Albrecht Dürer

Dürer’s watercolours mark him as one of the first European landscape artists, while his ambitious woodcuts revolutionised the potential of that medium.

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About the artist: Albrecht Dürer (1471 – 1528) was a painter, printmaker and theorist of the German Renaissance. He gained popularity when he was still in his twenties for his detailed woodcut prints and is one of the most highly acclaimed engravers to date.

Throughout his lifetime, Dürer was in communication with the major Italian artists of that period, including Raphael, Giovanni Bellini and Leonardo da Vinci. From 1512, he was commemorated by both the Lutheran and Episcopal Churches. The Expulsion From Paradise, a vast body of work created in 1510, includes engravings, altarpieces, portraits and self-portraits, watercolours and books. The woodcuts, such as the Apocalypse series (1498), are much darker in theme than the rest of his pieces.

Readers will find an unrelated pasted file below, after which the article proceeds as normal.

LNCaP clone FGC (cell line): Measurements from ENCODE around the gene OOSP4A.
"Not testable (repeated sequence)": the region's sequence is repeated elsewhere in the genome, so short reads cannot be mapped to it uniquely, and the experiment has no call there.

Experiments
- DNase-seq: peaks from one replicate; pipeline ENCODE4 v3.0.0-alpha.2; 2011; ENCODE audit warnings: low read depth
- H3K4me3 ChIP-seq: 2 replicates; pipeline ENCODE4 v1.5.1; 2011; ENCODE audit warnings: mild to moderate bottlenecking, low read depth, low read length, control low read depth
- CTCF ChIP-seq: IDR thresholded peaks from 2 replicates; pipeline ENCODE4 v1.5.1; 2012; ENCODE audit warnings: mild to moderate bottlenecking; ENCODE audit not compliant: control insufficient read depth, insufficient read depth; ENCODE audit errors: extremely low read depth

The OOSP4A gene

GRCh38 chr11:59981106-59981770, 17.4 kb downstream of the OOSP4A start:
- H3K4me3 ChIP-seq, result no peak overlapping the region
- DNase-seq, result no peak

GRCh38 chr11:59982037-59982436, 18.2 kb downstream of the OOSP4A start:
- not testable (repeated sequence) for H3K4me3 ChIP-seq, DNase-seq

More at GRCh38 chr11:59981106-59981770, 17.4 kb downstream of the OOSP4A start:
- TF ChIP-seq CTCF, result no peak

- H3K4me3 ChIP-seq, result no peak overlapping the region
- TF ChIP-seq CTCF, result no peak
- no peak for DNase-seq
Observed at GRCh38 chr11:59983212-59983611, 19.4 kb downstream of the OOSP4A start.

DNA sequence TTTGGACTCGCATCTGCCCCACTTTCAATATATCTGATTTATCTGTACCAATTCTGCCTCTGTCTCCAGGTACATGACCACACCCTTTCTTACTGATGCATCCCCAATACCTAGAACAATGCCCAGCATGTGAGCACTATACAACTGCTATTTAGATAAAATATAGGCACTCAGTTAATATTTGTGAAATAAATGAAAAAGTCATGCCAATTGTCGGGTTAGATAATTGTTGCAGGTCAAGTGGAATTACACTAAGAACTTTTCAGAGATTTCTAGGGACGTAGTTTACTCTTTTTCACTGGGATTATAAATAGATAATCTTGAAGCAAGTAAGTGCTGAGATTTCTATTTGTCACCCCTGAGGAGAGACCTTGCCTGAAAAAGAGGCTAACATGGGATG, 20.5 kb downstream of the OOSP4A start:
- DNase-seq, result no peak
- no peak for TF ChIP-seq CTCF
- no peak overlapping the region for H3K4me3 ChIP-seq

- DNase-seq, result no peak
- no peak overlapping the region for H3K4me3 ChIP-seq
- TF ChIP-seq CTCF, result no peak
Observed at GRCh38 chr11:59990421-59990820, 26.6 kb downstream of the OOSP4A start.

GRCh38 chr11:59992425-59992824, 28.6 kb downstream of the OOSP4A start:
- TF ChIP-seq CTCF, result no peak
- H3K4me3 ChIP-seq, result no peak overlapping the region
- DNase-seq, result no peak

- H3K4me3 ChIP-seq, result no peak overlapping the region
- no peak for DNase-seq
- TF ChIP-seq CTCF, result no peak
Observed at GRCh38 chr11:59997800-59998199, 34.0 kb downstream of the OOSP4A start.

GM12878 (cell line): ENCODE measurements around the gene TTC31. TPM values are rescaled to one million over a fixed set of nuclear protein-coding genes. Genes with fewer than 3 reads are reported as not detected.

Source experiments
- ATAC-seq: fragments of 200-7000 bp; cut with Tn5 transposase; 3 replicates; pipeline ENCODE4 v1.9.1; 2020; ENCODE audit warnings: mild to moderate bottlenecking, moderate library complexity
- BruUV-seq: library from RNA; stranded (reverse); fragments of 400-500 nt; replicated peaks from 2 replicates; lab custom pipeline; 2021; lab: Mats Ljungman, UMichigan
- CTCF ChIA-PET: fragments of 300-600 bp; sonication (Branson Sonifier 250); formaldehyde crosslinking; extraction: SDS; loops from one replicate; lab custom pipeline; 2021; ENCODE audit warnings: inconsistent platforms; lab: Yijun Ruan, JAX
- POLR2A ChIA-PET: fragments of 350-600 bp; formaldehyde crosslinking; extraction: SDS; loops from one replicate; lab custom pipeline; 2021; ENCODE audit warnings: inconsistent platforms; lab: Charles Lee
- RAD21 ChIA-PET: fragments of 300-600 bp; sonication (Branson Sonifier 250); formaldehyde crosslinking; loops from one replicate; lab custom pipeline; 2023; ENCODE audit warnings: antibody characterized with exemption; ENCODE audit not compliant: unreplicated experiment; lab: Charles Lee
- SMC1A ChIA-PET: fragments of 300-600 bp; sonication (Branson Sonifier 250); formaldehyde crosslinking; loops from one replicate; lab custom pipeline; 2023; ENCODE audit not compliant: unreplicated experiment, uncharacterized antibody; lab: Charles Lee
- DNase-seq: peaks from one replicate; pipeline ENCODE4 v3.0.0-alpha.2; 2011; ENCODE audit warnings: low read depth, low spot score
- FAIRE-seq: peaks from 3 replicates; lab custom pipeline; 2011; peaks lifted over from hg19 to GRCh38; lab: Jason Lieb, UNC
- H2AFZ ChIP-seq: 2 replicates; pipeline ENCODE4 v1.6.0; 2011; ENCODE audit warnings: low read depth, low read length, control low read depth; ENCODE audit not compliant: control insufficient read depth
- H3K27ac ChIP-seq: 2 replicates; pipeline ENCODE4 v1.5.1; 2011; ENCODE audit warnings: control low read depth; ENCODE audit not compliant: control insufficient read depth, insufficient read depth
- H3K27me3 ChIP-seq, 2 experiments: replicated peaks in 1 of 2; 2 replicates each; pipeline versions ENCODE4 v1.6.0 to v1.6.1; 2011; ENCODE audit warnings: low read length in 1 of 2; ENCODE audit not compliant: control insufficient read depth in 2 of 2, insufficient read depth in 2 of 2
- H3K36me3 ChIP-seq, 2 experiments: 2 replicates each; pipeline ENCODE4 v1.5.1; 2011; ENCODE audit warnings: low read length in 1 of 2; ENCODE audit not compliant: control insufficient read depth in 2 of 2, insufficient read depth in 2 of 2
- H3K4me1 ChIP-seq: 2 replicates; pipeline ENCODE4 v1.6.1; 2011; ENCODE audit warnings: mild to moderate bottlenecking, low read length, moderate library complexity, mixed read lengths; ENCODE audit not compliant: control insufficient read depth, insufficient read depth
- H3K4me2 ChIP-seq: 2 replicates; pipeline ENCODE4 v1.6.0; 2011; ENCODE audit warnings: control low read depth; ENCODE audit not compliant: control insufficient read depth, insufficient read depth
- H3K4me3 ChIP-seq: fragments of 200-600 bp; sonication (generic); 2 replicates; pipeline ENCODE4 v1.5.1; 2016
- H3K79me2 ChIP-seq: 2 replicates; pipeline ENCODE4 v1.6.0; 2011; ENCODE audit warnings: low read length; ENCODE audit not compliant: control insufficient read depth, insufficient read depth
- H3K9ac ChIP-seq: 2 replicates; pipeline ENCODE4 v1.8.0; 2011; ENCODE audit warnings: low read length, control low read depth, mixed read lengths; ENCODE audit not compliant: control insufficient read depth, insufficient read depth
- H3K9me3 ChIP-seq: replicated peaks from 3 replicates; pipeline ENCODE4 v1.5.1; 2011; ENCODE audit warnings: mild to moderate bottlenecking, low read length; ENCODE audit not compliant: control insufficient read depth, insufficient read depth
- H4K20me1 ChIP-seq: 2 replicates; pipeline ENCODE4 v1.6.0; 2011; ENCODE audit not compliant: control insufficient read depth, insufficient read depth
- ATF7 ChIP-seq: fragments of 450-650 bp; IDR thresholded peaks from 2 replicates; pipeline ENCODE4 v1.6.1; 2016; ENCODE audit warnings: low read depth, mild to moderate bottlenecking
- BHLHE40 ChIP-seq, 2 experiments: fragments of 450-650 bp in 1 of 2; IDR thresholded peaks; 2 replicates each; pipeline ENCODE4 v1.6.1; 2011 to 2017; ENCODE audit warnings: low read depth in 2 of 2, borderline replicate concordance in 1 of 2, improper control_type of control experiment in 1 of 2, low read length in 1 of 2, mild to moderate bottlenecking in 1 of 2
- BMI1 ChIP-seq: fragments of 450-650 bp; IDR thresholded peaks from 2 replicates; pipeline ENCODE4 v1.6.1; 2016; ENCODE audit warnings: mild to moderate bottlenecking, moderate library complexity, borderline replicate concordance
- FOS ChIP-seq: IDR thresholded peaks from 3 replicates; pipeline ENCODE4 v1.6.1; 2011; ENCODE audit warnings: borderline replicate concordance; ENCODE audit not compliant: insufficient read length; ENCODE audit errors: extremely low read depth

Dürer’s most famous engravings include Knight, Death, and the Devil (1513), Saint Jerome in his Study (1514) and Melencolia I (1514), which has been the subject of extensive debate and interpretation.

His introduction of classical motifs into Northern art, through his knowledge of Italian artists and German humanists, secured his reputation as one of the most important figures of the Northern Renaissance. His religious works are considered some of the most detailed and poignant to date.

Dürer died in Nuremberg at the age of 56, leaving an estate valued at 6,874 florins – a considerable sum back then. He is remembered for the quote, ‘If a man devotes himself to art, much evil is avoided that happens otherwise if one is idle’.